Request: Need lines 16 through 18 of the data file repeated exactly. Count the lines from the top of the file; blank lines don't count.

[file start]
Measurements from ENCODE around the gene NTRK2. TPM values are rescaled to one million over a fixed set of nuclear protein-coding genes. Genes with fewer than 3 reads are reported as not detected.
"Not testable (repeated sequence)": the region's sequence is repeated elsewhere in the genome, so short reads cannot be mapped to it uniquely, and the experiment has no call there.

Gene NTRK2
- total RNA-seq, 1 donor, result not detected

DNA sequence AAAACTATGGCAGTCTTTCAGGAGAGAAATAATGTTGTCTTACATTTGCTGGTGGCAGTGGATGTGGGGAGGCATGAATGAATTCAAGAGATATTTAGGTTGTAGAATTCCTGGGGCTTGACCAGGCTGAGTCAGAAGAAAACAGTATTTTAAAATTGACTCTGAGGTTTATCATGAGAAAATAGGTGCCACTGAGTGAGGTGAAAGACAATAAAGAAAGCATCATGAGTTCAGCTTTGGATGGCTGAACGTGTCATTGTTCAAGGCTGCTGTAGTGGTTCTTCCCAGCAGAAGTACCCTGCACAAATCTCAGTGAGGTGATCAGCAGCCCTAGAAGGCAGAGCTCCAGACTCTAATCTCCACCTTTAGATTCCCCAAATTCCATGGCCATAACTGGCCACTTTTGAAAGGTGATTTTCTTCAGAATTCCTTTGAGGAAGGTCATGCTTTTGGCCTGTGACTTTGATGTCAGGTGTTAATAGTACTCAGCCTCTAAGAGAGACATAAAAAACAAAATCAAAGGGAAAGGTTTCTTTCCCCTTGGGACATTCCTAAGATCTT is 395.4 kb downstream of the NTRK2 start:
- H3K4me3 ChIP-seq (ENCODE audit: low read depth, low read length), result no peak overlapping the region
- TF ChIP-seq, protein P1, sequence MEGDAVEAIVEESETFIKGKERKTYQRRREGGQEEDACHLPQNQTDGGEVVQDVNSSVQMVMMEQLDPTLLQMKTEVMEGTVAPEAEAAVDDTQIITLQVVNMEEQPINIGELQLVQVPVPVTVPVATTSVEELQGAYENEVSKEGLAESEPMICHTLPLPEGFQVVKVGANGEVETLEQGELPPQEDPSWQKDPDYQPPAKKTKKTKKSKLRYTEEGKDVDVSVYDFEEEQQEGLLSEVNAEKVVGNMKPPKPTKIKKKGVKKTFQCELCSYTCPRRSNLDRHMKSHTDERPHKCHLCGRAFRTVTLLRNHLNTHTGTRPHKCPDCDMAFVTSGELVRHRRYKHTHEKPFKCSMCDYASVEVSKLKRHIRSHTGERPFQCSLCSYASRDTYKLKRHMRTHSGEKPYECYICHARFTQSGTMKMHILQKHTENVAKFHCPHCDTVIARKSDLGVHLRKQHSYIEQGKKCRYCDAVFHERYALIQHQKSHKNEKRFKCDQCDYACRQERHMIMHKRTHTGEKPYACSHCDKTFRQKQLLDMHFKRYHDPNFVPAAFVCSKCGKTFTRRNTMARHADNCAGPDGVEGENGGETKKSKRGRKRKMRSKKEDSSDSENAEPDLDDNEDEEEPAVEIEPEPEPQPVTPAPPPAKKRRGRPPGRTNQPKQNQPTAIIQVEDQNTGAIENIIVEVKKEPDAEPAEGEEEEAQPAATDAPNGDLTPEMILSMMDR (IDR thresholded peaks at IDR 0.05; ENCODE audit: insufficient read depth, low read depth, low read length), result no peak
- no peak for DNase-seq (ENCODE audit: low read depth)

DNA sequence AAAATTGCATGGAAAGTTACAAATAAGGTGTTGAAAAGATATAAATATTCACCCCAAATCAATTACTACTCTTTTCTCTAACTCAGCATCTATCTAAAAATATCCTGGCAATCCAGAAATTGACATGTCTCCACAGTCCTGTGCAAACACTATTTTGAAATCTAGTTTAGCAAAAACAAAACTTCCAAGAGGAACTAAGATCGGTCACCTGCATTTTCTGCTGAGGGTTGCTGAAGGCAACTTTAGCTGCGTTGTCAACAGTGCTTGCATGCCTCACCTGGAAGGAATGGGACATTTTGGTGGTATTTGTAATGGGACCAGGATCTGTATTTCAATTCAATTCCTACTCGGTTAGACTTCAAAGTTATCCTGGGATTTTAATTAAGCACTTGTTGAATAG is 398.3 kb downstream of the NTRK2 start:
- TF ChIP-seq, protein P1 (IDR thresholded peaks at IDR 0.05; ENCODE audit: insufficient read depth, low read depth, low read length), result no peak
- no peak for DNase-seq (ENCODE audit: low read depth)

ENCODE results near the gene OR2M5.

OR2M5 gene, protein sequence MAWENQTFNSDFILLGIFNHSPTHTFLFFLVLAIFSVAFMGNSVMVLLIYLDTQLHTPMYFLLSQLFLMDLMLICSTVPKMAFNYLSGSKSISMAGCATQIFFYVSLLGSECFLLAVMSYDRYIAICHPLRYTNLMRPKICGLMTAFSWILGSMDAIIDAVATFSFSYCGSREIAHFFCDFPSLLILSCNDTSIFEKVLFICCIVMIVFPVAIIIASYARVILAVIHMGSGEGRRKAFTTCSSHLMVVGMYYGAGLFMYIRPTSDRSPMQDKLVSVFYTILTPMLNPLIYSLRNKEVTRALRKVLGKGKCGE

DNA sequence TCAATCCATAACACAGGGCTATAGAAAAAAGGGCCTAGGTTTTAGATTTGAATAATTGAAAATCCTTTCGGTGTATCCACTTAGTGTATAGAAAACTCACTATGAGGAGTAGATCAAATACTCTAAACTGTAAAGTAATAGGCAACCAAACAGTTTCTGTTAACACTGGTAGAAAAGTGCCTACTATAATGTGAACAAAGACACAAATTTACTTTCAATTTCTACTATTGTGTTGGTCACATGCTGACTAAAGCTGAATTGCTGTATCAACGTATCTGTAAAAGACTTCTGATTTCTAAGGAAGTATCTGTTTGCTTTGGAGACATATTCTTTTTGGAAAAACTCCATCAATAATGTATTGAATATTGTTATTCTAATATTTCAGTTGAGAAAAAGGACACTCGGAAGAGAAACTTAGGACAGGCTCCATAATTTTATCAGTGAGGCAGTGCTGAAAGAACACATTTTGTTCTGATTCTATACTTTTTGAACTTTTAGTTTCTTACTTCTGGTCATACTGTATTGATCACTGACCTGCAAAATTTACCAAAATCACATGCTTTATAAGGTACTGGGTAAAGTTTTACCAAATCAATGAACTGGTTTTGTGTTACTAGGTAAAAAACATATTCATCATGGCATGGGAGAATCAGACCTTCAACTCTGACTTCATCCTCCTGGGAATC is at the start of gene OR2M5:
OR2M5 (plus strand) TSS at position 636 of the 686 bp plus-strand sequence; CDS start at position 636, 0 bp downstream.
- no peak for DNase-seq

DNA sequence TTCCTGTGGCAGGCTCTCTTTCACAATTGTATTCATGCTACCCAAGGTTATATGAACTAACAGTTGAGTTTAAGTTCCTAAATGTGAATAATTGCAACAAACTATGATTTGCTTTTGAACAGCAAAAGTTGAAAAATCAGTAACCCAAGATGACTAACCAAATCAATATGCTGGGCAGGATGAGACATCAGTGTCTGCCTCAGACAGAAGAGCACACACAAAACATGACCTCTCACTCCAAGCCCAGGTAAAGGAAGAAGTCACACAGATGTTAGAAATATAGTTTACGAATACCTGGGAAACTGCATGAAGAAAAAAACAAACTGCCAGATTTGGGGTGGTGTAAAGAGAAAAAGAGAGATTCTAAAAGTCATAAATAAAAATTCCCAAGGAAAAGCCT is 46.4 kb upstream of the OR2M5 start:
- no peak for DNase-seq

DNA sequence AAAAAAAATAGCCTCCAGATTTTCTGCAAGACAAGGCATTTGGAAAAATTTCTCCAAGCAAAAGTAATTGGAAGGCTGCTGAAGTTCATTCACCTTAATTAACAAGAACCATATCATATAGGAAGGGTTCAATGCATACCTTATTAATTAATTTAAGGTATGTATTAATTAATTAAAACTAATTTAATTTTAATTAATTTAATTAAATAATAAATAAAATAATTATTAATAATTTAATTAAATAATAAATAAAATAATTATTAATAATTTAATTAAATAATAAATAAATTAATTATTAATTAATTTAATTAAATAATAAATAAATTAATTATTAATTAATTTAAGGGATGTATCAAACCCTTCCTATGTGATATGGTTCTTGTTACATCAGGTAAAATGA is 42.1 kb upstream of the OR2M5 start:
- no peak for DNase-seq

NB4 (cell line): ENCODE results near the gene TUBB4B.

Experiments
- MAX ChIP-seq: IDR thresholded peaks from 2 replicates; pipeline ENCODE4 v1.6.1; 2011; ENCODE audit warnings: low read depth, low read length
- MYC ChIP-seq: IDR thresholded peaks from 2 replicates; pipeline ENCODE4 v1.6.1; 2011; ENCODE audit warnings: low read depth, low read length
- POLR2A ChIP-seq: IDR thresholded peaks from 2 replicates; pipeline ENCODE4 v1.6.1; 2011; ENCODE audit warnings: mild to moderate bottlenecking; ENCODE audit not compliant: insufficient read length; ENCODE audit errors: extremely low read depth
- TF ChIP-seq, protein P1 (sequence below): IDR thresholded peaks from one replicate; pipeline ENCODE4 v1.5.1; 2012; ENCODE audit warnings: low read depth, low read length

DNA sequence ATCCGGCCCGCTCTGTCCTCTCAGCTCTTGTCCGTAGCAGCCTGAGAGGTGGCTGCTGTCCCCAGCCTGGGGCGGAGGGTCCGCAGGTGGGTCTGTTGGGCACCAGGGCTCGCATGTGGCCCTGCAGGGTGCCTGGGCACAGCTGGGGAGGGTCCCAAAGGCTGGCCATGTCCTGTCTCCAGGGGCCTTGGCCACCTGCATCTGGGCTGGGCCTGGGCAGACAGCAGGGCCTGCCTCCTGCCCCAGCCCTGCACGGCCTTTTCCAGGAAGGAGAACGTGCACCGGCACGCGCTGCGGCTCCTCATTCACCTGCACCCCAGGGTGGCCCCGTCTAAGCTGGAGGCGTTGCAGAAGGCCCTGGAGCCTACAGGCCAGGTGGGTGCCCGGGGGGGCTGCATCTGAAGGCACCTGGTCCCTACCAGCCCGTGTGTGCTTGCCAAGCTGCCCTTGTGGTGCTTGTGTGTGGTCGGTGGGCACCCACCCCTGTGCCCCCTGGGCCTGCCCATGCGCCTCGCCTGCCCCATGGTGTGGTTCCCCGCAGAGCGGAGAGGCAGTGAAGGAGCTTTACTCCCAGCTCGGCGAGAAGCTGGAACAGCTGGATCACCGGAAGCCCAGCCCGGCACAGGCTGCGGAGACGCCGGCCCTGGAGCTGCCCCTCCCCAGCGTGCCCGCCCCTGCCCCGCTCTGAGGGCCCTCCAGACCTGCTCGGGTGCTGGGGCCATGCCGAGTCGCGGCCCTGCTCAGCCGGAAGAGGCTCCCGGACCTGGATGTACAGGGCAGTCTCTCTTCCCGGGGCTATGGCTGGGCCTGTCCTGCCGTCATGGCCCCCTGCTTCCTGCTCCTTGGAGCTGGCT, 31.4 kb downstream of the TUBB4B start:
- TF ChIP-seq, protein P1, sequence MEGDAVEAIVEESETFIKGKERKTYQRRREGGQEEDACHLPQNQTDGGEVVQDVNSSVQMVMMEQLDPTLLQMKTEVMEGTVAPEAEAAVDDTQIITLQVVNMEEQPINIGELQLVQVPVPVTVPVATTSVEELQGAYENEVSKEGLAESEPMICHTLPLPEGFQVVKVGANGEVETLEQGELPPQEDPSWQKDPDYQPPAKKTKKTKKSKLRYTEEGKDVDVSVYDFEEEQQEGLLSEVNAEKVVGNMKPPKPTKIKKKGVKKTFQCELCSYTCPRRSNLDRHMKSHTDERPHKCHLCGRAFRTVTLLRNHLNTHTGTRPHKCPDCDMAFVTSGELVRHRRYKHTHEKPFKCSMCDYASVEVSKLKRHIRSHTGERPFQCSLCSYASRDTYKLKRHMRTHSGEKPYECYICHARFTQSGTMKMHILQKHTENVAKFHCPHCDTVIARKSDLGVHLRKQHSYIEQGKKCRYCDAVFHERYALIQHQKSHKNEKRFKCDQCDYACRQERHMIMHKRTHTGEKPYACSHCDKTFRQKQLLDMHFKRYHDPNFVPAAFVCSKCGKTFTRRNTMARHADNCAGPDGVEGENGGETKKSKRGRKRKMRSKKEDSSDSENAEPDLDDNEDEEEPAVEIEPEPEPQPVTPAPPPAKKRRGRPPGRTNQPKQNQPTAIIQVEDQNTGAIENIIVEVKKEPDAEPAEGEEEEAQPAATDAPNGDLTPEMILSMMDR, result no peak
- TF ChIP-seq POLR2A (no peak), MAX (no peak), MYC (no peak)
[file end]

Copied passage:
- no peak for DNase-seq

DNA sequence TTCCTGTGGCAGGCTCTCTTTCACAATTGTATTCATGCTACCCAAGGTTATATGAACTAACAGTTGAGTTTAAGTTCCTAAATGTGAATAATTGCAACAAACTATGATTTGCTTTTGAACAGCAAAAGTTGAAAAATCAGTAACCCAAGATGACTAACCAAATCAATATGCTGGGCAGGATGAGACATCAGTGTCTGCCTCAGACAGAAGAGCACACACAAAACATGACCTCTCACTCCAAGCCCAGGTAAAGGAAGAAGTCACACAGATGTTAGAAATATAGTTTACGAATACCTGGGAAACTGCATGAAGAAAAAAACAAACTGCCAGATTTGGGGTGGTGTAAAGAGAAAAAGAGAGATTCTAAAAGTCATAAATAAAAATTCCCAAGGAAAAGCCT is 46.4 kb upstream of the OR2M5 start:
- no peak for DNase-seq